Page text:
On the wing, the Aggies rely on a lengthy shooter in 6-foot-9 forward DJ Hogg. Hogg has a lot of length, but he is primarily a perimeter-based jump shooting player. He attempts 60% of his shot attempts from behind the arc and connects at a 38% clip.
6-foot-4 junior Admon Gilder is one of the most efficient players on the A&M roster and he shoots 50% on twos and 40% on threes with close to a 50-50 split. He’s not a big playmaker for others, but he can attack closeouts and get to the rim.
Freshman guard TJ Starks has assumed the starting point guard role almost by default with graduate transfer Duane Wilson out for the season and former starter JJ Caldwell dismissed. Starks is a guy who can heat up quickly with his off the dribble jumper, but he’s been plagued by turnovers this year — averaging 4.8 per game over A&M’s last 5.
Tonny Trocha-Morelos is one of the more intriguing pieces off the bench for the Aggies. He’s a 6-foot-10, 223-pound senior who can provide an additional offensive rebounding and shot blocking option. He’s not the most efficient player, but he can step outside and attempt the 3-point shot (25-of-81).
- Attack size: Texas A&M has a lot of size that can give Michigan problems on defense, but I’m not sure that the Aggies can guard Duncan Robinson and Moritz Wagner on the perimeter. Texas A&M ranks in just the 51st percentile nationally in ball screen defense (a significant outlier for a top-10 defense) and Michigan’s ability to pick-and-pop should pose a lot of challenges for a roster that doesn’t really set itself up well to switching. This is a game where Michigan needs Moritz Wagner to be at his best no matter who is guarding him.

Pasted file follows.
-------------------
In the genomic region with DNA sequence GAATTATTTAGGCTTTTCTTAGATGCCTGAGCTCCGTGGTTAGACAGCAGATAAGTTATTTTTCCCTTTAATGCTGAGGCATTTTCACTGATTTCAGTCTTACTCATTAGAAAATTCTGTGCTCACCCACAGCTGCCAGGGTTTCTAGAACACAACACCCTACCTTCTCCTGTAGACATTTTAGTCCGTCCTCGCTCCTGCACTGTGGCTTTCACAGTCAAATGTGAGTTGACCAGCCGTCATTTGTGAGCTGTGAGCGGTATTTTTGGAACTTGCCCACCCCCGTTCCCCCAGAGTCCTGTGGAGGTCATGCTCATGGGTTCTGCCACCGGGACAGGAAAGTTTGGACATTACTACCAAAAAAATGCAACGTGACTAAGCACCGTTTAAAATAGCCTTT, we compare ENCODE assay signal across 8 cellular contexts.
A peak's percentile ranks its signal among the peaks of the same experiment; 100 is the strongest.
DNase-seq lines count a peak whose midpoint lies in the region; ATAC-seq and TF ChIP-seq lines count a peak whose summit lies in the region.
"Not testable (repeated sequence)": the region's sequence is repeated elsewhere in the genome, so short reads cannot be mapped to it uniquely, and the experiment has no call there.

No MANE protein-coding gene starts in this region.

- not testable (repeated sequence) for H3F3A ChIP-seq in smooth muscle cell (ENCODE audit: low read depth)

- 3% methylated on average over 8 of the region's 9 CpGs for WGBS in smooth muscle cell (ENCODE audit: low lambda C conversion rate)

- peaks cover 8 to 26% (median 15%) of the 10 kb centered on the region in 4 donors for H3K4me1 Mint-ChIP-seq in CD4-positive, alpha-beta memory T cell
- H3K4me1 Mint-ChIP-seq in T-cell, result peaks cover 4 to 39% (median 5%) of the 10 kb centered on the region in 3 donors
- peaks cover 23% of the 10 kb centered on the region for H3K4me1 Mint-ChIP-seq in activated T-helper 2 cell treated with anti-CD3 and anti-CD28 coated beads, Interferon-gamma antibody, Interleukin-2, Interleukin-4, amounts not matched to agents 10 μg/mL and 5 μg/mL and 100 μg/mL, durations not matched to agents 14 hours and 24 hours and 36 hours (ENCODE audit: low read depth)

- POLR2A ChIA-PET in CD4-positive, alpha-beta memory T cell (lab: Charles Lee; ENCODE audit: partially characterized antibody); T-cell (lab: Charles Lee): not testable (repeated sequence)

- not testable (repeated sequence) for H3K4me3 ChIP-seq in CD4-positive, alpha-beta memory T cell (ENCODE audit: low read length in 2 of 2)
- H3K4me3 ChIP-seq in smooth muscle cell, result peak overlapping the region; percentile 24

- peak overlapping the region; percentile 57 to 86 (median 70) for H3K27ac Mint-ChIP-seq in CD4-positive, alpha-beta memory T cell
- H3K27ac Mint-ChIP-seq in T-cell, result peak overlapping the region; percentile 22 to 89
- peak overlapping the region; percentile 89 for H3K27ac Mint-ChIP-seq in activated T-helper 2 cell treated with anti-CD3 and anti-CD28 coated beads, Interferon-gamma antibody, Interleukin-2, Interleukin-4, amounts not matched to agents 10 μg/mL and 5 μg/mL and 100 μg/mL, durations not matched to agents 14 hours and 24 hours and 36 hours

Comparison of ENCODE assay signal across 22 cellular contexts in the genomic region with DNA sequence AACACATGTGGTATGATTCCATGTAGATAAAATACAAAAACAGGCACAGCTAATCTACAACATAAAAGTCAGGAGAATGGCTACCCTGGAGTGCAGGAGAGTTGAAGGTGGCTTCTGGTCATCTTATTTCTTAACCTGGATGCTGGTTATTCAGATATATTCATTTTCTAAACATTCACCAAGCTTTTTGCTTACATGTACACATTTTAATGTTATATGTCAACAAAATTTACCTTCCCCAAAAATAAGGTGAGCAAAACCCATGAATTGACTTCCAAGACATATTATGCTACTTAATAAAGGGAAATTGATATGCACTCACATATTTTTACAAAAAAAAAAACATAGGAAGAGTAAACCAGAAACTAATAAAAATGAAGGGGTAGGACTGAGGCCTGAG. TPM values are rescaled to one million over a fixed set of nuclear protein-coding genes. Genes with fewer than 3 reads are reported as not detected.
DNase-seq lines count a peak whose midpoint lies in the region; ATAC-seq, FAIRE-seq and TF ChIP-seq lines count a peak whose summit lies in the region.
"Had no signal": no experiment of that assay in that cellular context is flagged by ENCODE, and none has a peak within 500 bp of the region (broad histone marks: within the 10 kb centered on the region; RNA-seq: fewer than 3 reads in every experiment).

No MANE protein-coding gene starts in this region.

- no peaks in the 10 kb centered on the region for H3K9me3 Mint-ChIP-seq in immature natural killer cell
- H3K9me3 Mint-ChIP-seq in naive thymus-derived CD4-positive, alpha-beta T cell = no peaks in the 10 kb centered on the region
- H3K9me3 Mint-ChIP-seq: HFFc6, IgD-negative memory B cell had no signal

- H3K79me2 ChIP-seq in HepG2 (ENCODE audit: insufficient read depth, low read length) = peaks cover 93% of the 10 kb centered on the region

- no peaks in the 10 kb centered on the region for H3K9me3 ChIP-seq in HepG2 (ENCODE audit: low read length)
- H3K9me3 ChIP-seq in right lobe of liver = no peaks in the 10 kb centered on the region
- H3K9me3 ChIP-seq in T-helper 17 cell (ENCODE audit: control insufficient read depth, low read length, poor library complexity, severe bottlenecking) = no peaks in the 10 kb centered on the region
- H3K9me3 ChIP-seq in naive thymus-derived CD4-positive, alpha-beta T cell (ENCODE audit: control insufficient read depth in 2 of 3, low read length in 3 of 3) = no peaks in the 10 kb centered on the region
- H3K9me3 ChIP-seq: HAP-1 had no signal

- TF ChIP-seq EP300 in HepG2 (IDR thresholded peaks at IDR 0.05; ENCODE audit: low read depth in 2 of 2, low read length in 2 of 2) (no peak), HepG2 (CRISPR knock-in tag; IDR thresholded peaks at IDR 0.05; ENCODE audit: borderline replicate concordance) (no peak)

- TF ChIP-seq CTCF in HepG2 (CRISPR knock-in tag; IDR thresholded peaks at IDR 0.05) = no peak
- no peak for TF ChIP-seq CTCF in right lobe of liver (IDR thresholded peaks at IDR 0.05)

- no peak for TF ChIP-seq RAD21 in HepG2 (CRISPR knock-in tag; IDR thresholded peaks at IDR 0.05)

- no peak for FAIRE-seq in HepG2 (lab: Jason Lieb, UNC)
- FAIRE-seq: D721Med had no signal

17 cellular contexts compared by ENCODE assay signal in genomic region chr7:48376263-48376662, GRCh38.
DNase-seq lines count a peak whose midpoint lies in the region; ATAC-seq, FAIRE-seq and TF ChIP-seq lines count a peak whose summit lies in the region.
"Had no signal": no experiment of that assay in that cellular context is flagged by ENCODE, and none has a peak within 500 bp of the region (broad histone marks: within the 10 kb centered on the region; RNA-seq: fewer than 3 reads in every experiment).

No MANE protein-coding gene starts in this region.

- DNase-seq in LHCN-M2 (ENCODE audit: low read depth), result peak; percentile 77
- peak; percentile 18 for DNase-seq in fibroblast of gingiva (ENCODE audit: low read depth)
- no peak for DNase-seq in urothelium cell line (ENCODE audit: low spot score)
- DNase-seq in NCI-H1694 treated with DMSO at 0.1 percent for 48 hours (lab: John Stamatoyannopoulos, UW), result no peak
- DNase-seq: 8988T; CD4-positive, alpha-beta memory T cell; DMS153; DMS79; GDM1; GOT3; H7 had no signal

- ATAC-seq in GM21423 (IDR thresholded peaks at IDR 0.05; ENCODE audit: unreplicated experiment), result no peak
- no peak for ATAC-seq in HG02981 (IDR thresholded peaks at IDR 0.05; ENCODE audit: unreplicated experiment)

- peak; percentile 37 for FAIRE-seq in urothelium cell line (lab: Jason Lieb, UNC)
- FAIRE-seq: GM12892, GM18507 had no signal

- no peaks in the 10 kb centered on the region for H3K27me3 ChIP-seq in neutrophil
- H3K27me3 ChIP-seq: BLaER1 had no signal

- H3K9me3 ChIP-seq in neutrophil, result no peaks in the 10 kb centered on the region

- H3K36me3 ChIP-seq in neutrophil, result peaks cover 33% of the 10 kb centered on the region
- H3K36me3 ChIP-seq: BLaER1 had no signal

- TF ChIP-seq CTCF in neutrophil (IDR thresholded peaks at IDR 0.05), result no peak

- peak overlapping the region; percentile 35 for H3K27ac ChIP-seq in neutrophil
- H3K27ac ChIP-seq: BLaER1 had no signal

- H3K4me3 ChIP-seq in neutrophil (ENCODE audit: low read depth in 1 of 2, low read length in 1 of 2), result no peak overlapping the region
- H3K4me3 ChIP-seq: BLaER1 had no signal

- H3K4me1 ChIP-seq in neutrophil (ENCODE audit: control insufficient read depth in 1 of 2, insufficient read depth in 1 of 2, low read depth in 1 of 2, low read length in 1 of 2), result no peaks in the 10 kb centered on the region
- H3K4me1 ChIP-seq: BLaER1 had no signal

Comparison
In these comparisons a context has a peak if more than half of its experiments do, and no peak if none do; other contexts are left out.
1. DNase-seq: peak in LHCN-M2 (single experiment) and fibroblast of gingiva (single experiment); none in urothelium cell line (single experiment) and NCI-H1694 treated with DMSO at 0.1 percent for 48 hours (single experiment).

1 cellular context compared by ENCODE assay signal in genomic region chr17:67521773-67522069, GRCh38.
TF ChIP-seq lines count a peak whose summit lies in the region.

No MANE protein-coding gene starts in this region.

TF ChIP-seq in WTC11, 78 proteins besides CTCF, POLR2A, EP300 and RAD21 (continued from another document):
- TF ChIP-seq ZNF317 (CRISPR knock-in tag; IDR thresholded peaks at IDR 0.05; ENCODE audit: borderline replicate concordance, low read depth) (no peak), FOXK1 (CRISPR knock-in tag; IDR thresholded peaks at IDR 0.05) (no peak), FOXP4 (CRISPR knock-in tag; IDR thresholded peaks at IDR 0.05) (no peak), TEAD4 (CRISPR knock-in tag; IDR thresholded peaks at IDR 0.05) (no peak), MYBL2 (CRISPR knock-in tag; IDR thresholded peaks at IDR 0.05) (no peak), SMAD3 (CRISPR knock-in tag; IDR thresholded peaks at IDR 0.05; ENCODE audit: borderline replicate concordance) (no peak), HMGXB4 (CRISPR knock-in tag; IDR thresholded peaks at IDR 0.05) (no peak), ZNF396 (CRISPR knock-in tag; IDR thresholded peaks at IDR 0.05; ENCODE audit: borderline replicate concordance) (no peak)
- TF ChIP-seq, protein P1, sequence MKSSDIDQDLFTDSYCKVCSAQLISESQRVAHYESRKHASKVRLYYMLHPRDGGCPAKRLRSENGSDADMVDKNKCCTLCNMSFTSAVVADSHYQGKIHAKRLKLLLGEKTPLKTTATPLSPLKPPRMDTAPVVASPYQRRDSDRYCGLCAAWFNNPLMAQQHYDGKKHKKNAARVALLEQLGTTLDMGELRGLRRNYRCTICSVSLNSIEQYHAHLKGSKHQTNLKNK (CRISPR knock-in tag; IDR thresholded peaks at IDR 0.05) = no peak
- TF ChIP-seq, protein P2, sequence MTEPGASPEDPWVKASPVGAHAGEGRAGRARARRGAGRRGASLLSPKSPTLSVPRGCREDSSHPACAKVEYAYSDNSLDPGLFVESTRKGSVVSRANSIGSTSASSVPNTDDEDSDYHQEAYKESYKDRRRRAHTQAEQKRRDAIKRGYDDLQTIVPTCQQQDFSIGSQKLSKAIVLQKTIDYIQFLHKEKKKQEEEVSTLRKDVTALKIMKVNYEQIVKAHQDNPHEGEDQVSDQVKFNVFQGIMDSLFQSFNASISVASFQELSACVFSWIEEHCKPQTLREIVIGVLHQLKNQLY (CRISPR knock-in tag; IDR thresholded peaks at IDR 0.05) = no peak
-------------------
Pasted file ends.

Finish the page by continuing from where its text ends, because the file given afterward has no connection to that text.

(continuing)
- Beat the zone: This feels like a game where it will be extremely tough for Texas A&M to guard Michigan’s bigs on the perimeter, but the Aggies play a 2-3 zone on 20% of their defensive possessions which could be an x-factor. Michigan has struggled to crack zone defenses this year and the A&M zone could allow Billy Kennedy’s team to still maximize their length and size while preventing dribble penetration.
- Defensive rebounding: Michigan can live with Texas A&M’s bigs scoring inside as long as they are scoring on their first attempts. What Michigan can’t live with is watching the Aggies play volleyball on the offensive glass and get two or three attempts on multiple possessions. This team has done a better job on the defensive glass than just about any Beilein team in Ann Arbor, but this will be another difficult challenge.
- Win the 3-point gap: Michigan is almost certain to attempt more 3-pointers than Texas A&M — it shoots more on offense and allows fewer on defense — but those shots have to fall. If they do, the Wolverines should have a significant advantage on Thursday night. If the Wolverines shoot 28% like they did last week in Wichita, it might be an early flight home.
Michigan has fared well overall this year against bigger teams that like to play inside-out. The Aggies resemble Michigan State in a lot of ways, at least in their lineup construction, and should pose an interesting challenge for Michigan’s five-out offense. KenPom projects a 68-64 Michigan victory, giving the Wolverines a 62% chance at advancing to the Elite Eight.